One of the most significant misconceptions about childhood cancer is that it concludes once treatment ends. Childhood cancer treatments can be lifesaving, but these treatments - which can include surgery, chemotherapy, radiation therapy, and stem cell or bone marrow transplant- may also have lasting consequences. These challenges are known as late effects, and they can have a profound impact on the lives of childhood cancer survivors.
Late effects refer to health problems or complications that can arise months or even years after the completion of cancer treatment. These effects can persist long after the initial cancer diagnosis and treatment have concluded, and they may affect various aspects of a child's physical, emotional, and psychological well-being. Late effects can vary widely depending on several factors, including the type of cancer, the specific treatments received, the age at which the child was treated, and individual genetic predispositions.
Generally speaking, late effects may impact organs, tissues, and bodily functions; hinder growth and development; affect mood, feelings, and actions; disrupt thinking, learning, and memory; and create challenges in social and psychological adjustment. Furthermore, survivors may face an increased risk of second cancers, adding to their ongoing health concerns.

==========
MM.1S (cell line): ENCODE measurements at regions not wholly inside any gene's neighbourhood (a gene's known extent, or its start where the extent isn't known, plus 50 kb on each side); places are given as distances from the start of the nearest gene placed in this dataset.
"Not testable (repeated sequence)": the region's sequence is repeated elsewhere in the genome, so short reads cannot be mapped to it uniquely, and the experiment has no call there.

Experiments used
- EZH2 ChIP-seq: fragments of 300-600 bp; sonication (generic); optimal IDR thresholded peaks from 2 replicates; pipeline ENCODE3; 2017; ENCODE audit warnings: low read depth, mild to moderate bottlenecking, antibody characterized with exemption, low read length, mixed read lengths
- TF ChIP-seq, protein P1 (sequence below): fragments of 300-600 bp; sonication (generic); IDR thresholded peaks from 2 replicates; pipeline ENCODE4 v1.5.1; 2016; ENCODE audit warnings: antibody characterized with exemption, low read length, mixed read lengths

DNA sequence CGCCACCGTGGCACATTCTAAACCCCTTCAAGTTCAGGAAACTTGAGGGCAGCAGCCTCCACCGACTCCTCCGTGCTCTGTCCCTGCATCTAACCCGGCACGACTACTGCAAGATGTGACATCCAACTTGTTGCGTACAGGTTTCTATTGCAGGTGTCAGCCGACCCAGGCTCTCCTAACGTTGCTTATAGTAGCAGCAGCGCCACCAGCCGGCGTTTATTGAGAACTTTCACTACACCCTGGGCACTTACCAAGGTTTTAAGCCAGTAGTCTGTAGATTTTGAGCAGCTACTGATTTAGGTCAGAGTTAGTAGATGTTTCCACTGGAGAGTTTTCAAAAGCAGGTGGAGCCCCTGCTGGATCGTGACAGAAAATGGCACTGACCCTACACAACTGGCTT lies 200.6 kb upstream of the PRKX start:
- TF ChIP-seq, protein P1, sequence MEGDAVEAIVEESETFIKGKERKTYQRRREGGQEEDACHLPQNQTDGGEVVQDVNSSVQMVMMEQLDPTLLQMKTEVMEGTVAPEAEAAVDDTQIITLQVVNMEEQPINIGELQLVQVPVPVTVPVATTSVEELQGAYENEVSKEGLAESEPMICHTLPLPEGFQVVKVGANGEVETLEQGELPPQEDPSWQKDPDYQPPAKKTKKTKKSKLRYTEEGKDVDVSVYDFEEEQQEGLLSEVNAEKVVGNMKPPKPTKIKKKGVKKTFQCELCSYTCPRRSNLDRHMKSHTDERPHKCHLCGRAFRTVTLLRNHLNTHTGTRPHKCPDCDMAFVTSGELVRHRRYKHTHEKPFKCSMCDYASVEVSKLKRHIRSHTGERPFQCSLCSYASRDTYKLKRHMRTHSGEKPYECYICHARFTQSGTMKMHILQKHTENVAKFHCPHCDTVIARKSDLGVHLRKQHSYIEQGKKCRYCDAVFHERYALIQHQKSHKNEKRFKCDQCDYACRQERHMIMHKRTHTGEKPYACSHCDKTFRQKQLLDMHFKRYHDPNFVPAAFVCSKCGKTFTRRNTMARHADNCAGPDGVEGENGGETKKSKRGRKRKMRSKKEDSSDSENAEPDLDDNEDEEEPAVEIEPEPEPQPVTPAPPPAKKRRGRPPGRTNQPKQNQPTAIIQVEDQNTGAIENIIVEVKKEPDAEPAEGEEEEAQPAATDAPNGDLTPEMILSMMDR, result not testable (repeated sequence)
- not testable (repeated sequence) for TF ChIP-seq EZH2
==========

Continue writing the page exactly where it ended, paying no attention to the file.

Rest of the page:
A sobering statistic reveals that more than 95% of childhood cancer survivors will encounter significant health-related issues by the time they reach 45 years of age. This highlights the importance of addressing the unique needs of this vulnerable population not only during cancer treatment, but throughout their lives.
Although the journey for childhood cancer survivors is fraught with challenges, there are ways to enhance quality of life. Behaviors that promote health and well-being, such as maintaining a healthy diet, regular exercise, integrating complementary therapies, and attending routine medical checkups, can make a significant difference in their overall health and happiness.
Amidst the complex landscape of childhood cancer and its long-lasting effects, Lucy's Love Bus offers a range of programs designed to support New England families who have or had a child diagnosed with cancer before the age of 21. Importantly, this support extends beyond the active treatment phase and continues into remission or even hospice care. And children don’t age out of our programs, ensuring that survivors receive the assistance they need throughout their lives. Love Bus offers vital lifelines of support, ensuring that these brave individuals receive the care, attention, and resources they deserve throughout their lives.
“After cancer treatment ends, once your child’s hair grows back and they don’t look so sick anymore, people assume everything is great and that you get the life back that you had before. But really your life is altered forever. We were in survival mode for so long, but now we’re processing what we’ve been through and working to rebuild. We are so grateful for the continued support from Lucy’s Love Bus during treatment and during this time!” - Sandra, Jane's mom
As we champion the cause of childhood cancer awareness, it's crucial to remember that love and support do not have an expiration date. Childhood cancer does not end at treatment, and neither does Lucy's Love Bus' support, offering hope and healing to survivors and their families, one day at a time.